Scientists have proven for the first time that viruses can survive and remain infectious by binding themselves to plastics in freshwater – raising concerns about the potential impact on human health.
Rotavirus, which causes diarrhoea and an upset stomach, was found to survive for up to three days in lake water by attaching itself to the surfaces of tiny beads of plastic pollution, called microplastics.
The study – led by the University of Stirling – is the first of its kind to explore the issue using water taken from the natural environment – with previous research focusing only on the spread of such viruses in sterile hospital settings.
The new findings form part of the wider £1.85 million Plastic Vectors project – funded by the Natural Environment Research Council (NERC) – which is investigating how plastics in the environment can help transport bacteria and viruses, and the impact that may have on human health.
Professor Richard Quilliam, lead researcher on the project at the University of Stirling, said: “We found that viruses can attach to microplastics, which allows them to survive in the water for three days, possibly longer.
“Even if a wastewater treatment plant is doing everything it can to clean sewage waste, the water discharged still has microplastics in it, which are then transported down the river, into the estuary and end up on the beach. We weren’t sure how well viruses could survive by ‘hitch-hiking’ on plastic in the environment, but they do survive, and they do remain infectious.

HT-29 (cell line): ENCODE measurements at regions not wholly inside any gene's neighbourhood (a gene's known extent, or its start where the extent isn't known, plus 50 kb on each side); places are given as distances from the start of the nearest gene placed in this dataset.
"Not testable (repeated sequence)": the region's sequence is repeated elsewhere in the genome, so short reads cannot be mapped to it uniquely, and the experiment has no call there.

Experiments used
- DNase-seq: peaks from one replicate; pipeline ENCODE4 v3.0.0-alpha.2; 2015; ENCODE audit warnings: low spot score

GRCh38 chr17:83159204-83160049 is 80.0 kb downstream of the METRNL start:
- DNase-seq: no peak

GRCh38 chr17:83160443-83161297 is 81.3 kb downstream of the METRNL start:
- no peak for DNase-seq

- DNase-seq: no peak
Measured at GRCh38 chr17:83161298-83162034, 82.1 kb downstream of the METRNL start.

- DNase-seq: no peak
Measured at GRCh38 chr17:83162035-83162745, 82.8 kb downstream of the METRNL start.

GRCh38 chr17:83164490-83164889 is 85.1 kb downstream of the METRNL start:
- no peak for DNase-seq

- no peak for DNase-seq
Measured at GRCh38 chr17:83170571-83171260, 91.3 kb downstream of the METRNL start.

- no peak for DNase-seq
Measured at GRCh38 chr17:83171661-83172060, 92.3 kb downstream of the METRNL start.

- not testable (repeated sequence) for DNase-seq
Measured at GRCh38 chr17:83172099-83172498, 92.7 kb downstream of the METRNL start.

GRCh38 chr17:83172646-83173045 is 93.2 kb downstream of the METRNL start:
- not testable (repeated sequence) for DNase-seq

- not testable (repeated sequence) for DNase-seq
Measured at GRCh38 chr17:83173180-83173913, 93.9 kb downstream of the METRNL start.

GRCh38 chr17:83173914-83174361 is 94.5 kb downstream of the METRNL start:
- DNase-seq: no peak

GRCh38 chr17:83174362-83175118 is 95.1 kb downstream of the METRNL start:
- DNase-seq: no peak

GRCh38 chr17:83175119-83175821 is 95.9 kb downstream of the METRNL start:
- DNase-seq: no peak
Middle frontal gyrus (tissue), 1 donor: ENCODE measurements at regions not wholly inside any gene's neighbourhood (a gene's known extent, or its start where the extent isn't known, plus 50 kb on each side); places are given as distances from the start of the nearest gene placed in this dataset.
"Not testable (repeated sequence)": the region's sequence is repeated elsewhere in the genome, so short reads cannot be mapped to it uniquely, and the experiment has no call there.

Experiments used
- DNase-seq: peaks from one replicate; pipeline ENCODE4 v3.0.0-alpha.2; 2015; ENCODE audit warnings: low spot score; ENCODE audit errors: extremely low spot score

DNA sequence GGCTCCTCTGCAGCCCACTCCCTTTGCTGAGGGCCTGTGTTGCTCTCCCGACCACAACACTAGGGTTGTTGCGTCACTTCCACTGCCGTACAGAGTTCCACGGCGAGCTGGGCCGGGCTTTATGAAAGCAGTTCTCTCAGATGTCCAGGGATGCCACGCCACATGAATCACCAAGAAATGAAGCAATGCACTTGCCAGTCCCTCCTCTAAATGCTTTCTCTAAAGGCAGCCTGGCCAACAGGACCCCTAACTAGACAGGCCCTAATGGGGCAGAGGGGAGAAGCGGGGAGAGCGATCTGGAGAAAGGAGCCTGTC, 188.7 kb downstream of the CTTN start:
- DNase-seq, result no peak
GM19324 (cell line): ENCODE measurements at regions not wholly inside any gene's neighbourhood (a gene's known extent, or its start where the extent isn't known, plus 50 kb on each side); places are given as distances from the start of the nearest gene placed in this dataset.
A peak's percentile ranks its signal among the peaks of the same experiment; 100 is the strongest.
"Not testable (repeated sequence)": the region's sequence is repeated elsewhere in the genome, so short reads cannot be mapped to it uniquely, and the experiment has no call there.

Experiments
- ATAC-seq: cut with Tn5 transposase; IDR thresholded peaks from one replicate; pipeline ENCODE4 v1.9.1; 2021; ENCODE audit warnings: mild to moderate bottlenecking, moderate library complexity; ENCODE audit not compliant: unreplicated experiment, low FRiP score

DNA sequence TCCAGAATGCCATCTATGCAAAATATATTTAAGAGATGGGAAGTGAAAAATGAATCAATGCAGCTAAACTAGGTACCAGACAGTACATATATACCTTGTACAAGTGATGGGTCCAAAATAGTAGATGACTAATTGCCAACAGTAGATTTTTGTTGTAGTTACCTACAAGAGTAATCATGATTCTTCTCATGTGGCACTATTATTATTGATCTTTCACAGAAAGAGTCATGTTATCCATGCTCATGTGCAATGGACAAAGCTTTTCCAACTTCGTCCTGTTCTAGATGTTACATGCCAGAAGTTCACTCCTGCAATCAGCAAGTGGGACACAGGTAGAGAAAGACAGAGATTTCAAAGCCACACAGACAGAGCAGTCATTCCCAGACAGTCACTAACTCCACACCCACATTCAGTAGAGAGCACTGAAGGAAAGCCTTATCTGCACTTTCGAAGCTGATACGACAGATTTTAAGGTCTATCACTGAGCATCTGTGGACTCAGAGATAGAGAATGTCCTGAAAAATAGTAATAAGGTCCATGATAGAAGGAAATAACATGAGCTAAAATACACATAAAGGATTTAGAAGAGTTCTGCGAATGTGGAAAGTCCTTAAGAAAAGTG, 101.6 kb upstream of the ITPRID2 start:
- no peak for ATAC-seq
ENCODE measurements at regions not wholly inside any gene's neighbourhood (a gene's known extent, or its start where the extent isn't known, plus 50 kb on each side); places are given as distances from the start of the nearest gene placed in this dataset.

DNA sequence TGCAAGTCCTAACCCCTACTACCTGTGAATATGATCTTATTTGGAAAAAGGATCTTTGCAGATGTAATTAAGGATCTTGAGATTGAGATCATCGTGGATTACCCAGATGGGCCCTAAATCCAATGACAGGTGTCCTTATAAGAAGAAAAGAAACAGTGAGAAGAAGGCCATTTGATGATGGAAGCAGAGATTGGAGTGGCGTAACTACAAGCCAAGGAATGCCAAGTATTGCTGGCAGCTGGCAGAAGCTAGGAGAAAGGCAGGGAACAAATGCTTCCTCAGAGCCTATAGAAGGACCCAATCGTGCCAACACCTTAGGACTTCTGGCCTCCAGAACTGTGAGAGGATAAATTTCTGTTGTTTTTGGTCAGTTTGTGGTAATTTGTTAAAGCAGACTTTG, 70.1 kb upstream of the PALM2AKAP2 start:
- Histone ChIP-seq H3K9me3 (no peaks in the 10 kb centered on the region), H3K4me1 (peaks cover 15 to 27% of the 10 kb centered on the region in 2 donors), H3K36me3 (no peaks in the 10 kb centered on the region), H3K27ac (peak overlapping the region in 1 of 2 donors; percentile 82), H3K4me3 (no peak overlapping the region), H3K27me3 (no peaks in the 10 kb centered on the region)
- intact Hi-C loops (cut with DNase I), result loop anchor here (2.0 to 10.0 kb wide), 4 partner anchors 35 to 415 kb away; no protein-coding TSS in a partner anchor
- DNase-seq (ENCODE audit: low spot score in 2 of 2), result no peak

“Microplastics are so small that they could potentially be ingested by someone swimming, and sometimes they wash up on the beach as lentil-sized, brightly coloured pellets called nurdles that children might pick up and put in their mouths. It doesn’t take many virus particles to make you sick.
“And if the viruses then release themselves from the plastic into the water or the sand, their persistence in the environment is increased.”
The researchers tested two types of viruses – those with an envelope, or “lipid coat” around them, such as the flu virus (they tested bacteriophage Phi6), and those without: enteric viruses, such as rotavirus and norovirus (they tested rotavirus strain SA11). They found that in those with an envelope, the envelope quickly dissolved, and the virus was deactivated, whereas those without an envelope successfully bound to the microplastics and survived.
“Viruses can also bind to natural surfaces in the environment,” said Professor Quilliam. “However, plastic pollution lasts a lot longer than those materials.
“This research is very much a proof-of-concept for conducting more research into how long pathogens can survive by binding to microplastics, as we only tested for three days, and what happens to them next.”
The paper ‘Binding, recovery, and infectiousness of enveloped and non-enveloped viruses associated with plastic pollution in surface water’ is published in the journal Environmental Pollution.